These G3 meetings expose the CHRO to the business side of the organization. The CHRO, working with the CEO & CFO, should examine some misses in the business targets because most problems are people problems. Judging people is a special skill of the CHRO, just as the CFO has a knack for analyzing numbers.
CHRO’s Critical Activities
The three activities that are critical to the CHRO are: predicting outcomes, diagnosing problems, and prescribing actions on the people side that will add value to the business. He should be able to assess the chances of meeting the business goals using his knowledge of the people side. Because company’s performance depends largely on the fit between people and jobs, the CHRO can significantly help by assessing whether the assigned person meets the requirements.
Charan assumes that 2% of the people drives 98% of the impact. CHRO should assess the gaps in behavior or skills especially on the 2% as job requirements change. The CHRO, with the CFO, should consider whether the key performance indicators, talent assignments, and budgets are the right ones to deliver desired results. Both should develop metrics for incentivizing and assessing performance.
Like Cappelli, Charan and his co-authors, suggest that the transactional and administrative work of HR, including managing benefits should be reassigned somewhere else to enable CHRO to focus on activities that are closely linked to revenue, profit margin, brand recognition, or market share. Creating value defines the new mission of a CHRO.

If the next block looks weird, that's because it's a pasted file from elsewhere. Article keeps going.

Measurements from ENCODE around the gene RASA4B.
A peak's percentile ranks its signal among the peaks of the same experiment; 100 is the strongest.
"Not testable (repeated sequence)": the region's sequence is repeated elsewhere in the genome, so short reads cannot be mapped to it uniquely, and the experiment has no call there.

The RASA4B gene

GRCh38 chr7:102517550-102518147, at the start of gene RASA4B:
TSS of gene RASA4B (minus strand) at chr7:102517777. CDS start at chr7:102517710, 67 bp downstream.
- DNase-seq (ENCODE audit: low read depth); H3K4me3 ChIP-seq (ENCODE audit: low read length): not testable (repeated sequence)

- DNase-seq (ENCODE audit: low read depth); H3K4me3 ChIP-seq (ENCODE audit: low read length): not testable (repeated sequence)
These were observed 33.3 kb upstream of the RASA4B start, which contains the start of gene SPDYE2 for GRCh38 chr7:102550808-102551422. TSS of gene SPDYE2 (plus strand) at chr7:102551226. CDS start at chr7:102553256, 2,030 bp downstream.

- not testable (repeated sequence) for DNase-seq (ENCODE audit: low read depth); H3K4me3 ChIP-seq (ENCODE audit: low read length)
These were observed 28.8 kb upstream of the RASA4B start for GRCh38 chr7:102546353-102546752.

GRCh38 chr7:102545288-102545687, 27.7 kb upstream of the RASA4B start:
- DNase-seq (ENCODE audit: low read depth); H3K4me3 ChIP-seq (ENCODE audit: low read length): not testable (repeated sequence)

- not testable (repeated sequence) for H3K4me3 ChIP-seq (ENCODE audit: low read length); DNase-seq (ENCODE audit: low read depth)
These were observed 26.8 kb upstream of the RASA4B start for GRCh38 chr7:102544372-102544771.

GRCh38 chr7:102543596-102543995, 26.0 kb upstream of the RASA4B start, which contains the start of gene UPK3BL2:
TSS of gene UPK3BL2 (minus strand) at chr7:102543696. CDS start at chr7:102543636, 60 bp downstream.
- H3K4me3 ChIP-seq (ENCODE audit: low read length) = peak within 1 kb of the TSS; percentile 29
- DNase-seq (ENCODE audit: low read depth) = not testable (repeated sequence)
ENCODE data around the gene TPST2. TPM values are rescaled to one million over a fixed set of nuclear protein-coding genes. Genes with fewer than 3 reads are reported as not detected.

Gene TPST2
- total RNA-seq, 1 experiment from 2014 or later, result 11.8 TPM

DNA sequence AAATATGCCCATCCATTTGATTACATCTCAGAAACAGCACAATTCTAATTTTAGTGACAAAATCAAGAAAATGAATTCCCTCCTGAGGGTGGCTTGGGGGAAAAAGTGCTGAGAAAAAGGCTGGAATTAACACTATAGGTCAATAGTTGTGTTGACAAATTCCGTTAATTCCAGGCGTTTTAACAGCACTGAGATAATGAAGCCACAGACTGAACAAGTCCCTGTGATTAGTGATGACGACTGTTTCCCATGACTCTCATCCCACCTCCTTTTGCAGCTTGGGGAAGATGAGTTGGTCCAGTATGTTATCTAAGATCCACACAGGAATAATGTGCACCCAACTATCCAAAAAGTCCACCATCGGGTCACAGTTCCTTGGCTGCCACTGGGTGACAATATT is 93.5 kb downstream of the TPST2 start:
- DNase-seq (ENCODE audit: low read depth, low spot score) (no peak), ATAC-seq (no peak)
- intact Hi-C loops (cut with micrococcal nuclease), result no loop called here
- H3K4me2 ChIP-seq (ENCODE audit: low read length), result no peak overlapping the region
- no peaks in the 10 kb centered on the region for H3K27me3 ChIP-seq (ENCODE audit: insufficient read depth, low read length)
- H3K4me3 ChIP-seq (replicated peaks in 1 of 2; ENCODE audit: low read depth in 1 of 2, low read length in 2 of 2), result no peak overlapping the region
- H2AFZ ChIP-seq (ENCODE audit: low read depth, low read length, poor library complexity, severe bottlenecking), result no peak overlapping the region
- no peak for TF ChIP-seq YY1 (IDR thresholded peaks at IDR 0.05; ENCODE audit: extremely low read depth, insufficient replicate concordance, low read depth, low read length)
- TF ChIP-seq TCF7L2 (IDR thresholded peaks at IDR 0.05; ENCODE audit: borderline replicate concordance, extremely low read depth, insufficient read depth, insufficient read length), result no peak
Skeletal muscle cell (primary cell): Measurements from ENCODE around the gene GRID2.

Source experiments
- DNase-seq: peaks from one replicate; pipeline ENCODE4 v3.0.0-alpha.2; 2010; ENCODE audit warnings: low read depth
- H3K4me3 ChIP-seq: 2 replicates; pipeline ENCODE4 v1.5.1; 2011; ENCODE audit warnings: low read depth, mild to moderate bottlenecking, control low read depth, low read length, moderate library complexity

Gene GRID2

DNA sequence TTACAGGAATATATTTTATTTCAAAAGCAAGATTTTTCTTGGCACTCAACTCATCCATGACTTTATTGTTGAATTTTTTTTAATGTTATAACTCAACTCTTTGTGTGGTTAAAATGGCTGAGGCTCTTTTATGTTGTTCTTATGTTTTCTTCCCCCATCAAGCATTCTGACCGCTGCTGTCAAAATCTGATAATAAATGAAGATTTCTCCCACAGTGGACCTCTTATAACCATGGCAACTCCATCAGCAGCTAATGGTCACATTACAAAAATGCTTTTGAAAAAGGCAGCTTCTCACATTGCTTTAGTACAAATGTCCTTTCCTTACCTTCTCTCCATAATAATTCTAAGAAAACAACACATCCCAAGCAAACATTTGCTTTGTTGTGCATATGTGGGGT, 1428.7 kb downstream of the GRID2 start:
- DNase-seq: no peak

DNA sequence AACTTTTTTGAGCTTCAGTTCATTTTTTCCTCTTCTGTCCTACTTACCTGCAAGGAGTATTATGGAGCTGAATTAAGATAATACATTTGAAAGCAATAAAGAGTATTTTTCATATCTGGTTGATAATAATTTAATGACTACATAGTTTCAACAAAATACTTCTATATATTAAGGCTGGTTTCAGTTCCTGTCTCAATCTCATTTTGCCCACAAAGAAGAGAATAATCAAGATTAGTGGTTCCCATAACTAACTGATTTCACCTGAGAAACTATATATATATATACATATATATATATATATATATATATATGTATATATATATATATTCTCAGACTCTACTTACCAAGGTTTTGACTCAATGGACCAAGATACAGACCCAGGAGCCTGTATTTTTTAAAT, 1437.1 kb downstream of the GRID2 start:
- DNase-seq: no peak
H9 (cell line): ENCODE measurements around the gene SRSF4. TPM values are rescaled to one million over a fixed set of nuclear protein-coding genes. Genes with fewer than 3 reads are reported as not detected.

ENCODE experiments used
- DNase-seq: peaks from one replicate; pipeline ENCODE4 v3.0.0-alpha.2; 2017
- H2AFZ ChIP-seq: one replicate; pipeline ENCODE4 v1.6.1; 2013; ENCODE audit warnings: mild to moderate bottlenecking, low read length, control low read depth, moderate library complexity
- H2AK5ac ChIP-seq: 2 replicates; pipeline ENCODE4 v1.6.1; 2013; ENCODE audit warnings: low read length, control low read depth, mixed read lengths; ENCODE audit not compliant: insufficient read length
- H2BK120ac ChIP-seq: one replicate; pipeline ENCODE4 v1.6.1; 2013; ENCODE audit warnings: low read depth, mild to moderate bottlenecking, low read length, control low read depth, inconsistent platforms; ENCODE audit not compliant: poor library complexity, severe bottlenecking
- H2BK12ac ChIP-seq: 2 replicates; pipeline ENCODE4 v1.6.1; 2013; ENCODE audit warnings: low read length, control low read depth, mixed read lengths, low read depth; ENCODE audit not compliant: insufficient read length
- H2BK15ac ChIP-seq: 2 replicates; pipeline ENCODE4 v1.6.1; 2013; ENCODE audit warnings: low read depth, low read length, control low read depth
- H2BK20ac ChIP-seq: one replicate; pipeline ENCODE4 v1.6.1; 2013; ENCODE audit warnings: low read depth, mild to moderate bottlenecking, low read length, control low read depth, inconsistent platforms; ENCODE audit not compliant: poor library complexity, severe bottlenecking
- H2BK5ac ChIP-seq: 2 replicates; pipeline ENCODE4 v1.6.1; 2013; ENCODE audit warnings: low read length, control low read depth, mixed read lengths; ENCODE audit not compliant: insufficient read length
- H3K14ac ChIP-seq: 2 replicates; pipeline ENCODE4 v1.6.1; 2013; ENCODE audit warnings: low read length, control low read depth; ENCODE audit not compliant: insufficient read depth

What these authors were articulating somehow validate what I learned from my interview of a successful CEO who was once a CHRO. He talked about HR’s adding value to the company. He believed that HR has a very important job. “In fact,” he said, “if you want an effective CEO, let him handle HR first.” HR’s job gives him the opportunity to look at the Key Performance Indicators of the other functions. What HR has to do is to go beyond his silo & look at the silos of the other departments. That’s already doing a CEO’s job because you look at the macro side of the business.
So, is there anyone else who thinks HR should be blown up? If so, let’s have his head examined.
(Noli is Chairman of Change Management International, Inc., a management consultancy firm. Past president of PMAP and SOF and currently Vice-President of ECOP, he is a member of the Tripartite Industrial Peace Council (TIPC), Tripartite Executive Committee (TEC) and a Commissioner of the Tripartite Voluntary Arbitration Advisory Council (TVAAC). He is co-author of the revised PMAP book entitled: “Personnel Management in the 21st Century” and author of the book, “Human Resources Management – From the Practitioner’s Point of View.” His email address is: [email protected])